Jon Meacham, the author of a recently published biography of Thomas Jefferson, cites with approval a quote from Mark Twain: “History does not repeat itself, but it does rhyme.”
Meacham and Steven Speilberg, director of the movie “Lincoln,” have provided us this season with vivid portrayals of the complexity of politics and the challenges of leadership. In their accounts of important periods in American history, they also have underscored lessons that apply directly to the politics of 2012.
Both Jefferson and Abraham Lincoln had flaws — that is, they were human — and both took pragmatic rather than rigid ideological approaches to the challenges facing them. In other words, they didn’t let the desire for a perfect solution get in the way of taking action.
We regard the political divides of today as unprecedented, but they would look familiar to both Jefferson and Lincoln. A similar perspective on the challenges of extreme partisanship and the skills of a great political leader in negotiating imperfect solutions is evident in Robert Caro’s most recent volume on the early months of Lyndon Johnson’s presidency.
The historical verdict on Barack Obama’s presidency won’t be available for many decades, but his re-election guarantees that his legacy will be far more significant than if he had not won a second term. For one thing, his signature accomplishment, which now even he calls “Obamacare,” will endure and likely is to gain in public support as many key provisions go into effect in 2014.
Observers already have begun to speculate about whether his top priority in a second term will be immigration reform, climate change legislation or something else. What the rhymes of history tell us, however, is that presidents rarely get to choose which issues they will have to deal with.
Sometimes the agenda is determined by issues of war and peace, as illustrated by the 9/11 attacks and the Japanese bombing of Pearl Harbor. Domestic policy movements, such as those for civil rights, equal rights for women and, more recently, gay and lesbian legal rights, also have demanded the attention of presidents.
Last Friday, in Newtown, Conn., the event that may define Barack Obama’s second term shocked and saddened a nation. In a country that celebrates violence in much of its popular culture and that has been relatively indifferent to previous acts of mass murder by individuals armed with killing machines, the slaughter of 20 young children finally might have changed everything.
By the time you read this column, thousands of words already will have expressed outrage and resolve to change the climate and laws regarding guns in this country. Absolutist defenders of the Second Amendment largely have been quiet in the first few days, other than a few extremists urging school teachers and principals to carry weapons.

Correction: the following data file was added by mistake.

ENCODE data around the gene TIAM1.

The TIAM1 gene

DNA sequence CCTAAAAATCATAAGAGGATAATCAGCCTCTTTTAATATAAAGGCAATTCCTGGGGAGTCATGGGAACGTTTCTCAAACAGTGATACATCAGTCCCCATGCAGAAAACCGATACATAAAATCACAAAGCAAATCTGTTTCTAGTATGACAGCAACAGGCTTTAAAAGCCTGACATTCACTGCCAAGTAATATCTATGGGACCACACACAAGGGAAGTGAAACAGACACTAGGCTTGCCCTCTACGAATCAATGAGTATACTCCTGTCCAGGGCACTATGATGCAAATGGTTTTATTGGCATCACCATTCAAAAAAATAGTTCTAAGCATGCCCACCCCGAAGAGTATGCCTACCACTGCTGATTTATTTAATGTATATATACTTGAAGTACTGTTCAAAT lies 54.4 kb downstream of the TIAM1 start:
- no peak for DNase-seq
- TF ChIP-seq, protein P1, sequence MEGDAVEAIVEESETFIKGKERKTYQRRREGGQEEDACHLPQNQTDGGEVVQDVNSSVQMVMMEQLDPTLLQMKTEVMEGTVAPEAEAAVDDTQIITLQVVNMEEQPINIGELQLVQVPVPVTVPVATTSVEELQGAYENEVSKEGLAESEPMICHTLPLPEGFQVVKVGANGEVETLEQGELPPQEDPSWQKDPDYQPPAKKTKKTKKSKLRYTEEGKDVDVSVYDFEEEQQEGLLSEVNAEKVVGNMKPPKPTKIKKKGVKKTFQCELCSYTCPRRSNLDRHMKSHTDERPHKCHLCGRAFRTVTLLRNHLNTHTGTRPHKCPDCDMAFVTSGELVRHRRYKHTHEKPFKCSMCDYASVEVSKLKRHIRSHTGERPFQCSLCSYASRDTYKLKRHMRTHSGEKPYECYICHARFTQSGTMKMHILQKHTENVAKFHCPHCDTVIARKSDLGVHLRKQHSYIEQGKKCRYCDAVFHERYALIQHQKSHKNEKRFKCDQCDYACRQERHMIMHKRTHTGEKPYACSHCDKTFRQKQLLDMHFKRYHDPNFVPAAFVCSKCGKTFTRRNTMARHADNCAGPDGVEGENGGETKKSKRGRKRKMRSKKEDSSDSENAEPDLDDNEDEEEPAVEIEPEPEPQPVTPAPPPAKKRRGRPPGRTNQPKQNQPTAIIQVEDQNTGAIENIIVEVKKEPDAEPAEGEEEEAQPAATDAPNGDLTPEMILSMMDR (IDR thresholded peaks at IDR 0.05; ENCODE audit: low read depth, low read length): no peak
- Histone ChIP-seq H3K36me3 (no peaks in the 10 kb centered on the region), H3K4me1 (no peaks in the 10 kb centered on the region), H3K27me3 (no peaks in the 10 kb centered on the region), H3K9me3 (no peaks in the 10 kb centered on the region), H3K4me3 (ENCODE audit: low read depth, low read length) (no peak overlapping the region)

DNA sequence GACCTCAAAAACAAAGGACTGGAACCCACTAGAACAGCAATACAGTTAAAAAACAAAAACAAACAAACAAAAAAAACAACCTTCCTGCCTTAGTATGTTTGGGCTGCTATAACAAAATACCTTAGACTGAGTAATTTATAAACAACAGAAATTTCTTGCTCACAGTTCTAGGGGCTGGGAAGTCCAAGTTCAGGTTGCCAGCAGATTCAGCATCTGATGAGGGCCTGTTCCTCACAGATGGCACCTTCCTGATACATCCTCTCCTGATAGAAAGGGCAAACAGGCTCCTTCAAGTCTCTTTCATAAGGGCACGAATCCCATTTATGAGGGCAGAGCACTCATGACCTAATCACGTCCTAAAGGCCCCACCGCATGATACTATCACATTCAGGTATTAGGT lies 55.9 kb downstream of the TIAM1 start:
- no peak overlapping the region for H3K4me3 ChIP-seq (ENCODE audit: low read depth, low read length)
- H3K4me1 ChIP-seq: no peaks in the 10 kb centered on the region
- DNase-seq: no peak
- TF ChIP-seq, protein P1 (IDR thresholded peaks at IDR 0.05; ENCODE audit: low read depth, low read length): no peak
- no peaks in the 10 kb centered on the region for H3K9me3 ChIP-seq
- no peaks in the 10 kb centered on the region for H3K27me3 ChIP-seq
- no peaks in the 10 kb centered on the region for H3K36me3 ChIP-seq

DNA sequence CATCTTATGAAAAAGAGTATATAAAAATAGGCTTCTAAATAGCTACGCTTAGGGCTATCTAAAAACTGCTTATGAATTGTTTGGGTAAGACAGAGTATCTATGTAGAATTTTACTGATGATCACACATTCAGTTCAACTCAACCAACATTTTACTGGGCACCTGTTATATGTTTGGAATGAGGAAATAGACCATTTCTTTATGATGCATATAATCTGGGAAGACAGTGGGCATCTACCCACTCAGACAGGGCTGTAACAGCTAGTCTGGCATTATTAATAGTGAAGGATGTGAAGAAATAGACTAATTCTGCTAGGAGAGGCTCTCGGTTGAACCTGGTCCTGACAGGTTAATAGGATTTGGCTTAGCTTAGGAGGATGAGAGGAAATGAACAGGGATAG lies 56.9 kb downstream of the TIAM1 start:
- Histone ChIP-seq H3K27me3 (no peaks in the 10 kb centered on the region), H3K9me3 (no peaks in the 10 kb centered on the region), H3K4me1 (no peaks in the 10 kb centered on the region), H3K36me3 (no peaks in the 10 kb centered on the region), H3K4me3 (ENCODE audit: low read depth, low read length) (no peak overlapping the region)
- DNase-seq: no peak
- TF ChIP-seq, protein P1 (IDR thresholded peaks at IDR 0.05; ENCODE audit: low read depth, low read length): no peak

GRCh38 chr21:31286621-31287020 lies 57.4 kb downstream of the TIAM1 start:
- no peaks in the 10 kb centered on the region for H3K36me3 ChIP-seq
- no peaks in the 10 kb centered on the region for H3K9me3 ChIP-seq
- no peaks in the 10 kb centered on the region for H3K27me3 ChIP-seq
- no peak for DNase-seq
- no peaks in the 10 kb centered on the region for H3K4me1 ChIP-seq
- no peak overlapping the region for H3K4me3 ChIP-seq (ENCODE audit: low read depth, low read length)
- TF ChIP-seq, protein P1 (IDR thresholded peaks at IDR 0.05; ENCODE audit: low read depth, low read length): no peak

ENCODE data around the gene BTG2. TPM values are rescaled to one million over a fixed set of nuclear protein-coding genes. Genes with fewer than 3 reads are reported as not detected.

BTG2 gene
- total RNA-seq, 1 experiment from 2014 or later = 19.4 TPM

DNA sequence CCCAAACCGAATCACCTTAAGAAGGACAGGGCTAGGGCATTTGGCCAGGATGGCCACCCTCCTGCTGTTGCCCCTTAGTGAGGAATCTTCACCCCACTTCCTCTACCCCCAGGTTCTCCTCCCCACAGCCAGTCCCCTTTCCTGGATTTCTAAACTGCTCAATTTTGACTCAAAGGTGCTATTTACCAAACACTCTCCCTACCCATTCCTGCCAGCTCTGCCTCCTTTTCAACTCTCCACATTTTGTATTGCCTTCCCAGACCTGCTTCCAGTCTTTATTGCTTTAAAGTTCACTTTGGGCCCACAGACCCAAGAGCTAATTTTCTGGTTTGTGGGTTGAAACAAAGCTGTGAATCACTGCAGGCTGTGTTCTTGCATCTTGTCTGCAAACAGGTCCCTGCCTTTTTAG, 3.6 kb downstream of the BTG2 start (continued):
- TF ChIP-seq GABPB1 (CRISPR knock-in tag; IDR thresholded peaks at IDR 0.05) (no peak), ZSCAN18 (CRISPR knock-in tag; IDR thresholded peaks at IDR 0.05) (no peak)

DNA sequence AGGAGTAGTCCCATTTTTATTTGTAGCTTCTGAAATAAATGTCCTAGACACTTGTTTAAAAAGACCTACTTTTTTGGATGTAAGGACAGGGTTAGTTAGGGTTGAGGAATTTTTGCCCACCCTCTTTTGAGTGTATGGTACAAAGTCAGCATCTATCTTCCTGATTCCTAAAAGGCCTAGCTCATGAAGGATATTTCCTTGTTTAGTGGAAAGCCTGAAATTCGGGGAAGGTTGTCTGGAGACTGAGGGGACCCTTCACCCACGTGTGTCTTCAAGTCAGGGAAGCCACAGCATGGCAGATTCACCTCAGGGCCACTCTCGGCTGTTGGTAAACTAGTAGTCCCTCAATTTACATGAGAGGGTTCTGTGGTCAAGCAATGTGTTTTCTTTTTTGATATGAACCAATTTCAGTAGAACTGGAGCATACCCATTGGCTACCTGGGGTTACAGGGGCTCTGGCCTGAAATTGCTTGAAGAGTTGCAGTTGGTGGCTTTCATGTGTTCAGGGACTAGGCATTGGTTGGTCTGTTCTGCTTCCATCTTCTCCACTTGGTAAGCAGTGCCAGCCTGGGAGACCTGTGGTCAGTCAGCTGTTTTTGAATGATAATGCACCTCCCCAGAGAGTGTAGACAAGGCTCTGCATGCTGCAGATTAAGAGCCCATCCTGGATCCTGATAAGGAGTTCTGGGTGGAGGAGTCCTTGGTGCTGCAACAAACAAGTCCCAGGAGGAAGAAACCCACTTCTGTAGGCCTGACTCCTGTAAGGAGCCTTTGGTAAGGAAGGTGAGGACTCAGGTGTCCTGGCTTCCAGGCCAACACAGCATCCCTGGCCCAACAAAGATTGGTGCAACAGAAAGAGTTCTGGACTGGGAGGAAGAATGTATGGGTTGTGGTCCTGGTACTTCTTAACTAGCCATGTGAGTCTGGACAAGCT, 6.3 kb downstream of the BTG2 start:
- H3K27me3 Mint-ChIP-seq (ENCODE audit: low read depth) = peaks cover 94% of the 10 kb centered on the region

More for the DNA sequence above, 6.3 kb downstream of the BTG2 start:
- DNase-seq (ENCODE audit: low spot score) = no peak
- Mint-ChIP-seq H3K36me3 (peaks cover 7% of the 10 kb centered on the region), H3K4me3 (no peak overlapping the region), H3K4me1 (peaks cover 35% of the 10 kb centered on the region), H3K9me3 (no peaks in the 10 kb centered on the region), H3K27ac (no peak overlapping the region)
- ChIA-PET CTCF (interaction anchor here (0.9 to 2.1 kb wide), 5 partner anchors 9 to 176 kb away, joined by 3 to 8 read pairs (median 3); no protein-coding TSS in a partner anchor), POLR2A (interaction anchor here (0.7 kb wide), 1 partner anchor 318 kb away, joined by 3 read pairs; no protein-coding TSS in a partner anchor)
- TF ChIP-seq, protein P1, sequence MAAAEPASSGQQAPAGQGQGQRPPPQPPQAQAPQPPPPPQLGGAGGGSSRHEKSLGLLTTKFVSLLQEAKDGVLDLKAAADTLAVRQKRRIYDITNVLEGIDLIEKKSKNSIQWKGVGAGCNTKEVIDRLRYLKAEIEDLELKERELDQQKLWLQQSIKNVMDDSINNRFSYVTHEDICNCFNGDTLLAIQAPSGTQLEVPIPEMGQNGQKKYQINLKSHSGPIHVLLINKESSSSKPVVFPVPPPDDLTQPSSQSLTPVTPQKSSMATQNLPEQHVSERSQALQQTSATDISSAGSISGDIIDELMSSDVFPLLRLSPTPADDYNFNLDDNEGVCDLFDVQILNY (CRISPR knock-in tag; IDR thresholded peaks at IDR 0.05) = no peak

And then, of course, there is Mike Huckabee, who had the incredible callousness to argue that the violence at Sandy Hook Elementary Schools was directly related to the absence of school prayer. The former Arkansas governor is part of a minority who would impose their personal beliefs on everyone else despite the clear evidence that diversity of thought and opinion was one of the key founding principles of this nation.
Gun advocates claim unfettered constitutional protection, but their assertion is not supported by facts or history. Two recent Supreme Court decisions, both by 5-4 margins, concluded that the Second Amendment confers a personal right to gun possession, but clearly leaves room for regulation.
History now has provided a great opportunity for Barack Obama. Although the NRA is widely seen as too powerful a force to defeat, so were Southern senators at the time of the 1964 Civil Rights Act. Similarly, so were Lincoln’s opponents as he sought to pass the 13th Amendment through a badly divided Congress.
While a total solution to the epidemic of gun violence is not possible, it is important to begin the process of dealing with it. To get an assault weapons ban passed and to start building the framework for a rational system of regulations on guns and ammunition, Obama will have to use the leverage of his position, the public outrage over the Connecticut tragedy and all the political skill he can muster. He will have to make deals, bargain and negotiate, and in the end settle for less than he wants and less than many critics will think is acceptable.
Jefferson and Lincoln and Johnson will be looking over his shoulder and reminding him that politics is a tough and messy business, but that it is the way in which we deal with the important issues facing the country. The faces of those 20 Connecticut schoolkids also will be a constant reminder that this time has to be different.
Laslo Boyd does consulting in higher education, public policy and politics. His email address is firstname.lastname@example.org.